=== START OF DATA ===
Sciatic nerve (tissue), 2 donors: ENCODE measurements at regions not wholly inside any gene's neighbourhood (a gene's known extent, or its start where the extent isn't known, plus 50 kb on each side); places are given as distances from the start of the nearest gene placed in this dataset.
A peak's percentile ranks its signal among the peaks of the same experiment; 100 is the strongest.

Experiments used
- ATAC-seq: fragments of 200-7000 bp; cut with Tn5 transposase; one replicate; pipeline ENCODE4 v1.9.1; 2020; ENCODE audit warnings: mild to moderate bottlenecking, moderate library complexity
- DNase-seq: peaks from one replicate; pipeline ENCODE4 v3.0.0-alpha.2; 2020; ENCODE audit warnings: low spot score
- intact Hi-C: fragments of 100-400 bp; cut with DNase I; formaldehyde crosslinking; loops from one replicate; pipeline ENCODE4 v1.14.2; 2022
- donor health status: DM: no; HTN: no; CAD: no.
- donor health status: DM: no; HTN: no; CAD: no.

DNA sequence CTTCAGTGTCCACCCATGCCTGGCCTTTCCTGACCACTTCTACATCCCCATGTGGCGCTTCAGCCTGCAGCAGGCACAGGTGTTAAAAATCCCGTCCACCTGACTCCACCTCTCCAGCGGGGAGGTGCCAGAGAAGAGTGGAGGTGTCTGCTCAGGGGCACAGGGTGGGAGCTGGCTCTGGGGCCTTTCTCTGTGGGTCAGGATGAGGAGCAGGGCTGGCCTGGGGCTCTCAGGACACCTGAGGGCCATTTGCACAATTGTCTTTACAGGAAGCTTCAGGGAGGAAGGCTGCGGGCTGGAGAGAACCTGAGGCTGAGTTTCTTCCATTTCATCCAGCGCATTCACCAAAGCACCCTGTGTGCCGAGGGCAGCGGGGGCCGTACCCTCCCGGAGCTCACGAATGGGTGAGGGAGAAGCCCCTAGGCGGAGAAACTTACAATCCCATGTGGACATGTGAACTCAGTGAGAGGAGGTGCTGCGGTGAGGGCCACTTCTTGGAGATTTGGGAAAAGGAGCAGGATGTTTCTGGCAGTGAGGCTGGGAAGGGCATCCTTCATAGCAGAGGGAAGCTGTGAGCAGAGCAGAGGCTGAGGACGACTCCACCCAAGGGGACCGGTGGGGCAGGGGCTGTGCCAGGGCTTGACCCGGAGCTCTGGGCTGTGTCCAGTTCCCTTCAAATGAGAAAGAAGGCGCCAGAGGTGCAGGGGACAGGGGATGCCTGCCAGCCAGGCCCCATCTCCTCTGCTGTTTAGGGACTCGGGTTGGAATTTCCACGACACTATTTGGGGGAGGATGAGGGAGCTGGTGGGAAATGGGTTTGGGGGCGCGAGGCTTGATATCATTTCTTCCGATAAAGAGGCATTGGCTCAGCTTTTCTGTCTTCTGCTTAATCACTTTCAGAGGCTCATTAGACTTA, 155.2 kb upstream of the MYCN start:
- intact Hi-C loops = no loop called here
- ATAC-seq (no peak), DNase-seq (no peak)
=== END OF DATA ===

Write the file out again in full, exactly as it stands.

Sciatic nerve (tissue), 2 donors: ENCODE measurements at regions not wholly inside any gene's neighbourhood (a gene's known extent, or its start where the extent isn't known, plus 50 kb on each side); places are given as distances from the start of the nearest gene placed in this dataset.
A peak's percentile ranks its signal among the peaks of the same experiment; 100 is the strongest.

Experiments used
- ATAC-seq: fragments of 200-7000 bp; cut with Tn5 transposase; one replicate; pipeline ENCODE4 v1.9.1; 2020; ENCODE audit warnings: mild to moderate bottlenecking, moderate library complexity
- DNase-seq: peaks from one replicate; pipeline ENCODE4 v3.0.0-alpha.2; 2020; ENCODE audit warnings: low spot score
- intact Hi-C: fragments of 100-400 bp; cut with DNase I; formaldehyde crosslinking; loops from one replicate; pipeline ENCODE4 v1.14.2; 2022
- donor health status: DM: no; HTN: no; CAD: no.
- donor health status: DM: no; HTN: no; CAD: no.

DNA sequence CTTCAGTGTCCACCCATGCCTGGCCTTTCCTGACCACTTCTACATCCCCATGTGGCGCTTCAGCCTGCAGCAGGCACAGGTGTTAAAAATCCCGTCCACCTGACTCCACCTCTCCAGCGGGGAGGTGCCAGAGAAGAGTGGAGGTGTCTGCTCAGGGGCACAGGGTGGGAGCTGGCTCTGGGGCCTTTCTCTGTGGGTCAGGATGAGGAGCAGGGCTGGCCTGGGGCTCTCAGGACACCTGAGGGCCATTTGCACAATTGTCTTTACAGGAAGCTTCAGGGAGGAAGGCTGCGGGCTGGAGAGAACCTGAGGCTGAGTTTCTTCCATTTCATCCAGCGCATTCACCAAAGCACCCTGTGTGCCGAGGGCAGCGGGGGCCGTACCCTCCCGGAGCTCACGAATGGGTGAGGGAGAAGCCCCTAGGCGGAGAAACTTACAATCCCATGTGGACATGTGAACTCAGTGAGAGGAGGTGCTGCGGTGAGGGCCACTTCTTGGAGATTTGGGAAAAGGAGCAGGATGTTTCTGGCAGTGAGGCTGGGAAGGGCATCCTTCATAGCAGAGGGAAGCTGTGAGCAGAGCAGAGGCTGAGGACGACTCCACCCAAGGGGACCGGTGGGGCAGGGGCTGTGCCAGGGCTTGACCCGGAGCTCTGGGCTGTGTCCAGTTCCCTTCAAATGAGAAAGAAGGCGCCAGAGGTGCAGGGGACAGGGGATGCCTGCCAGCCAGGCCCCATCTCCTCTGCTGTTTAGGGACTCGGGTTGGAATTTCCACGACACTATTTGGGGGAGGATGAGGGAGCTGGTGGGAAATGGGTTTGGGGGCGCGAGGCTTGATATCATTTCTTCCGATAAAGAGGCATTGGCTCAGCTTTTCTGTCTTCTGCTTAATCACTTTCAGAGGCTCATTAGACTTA, 155.2 kb upstream of the MYCN start:
- intact Hi-C loops = no loop called here
- ATAC-seq (no peak), DNase-seq (no peak)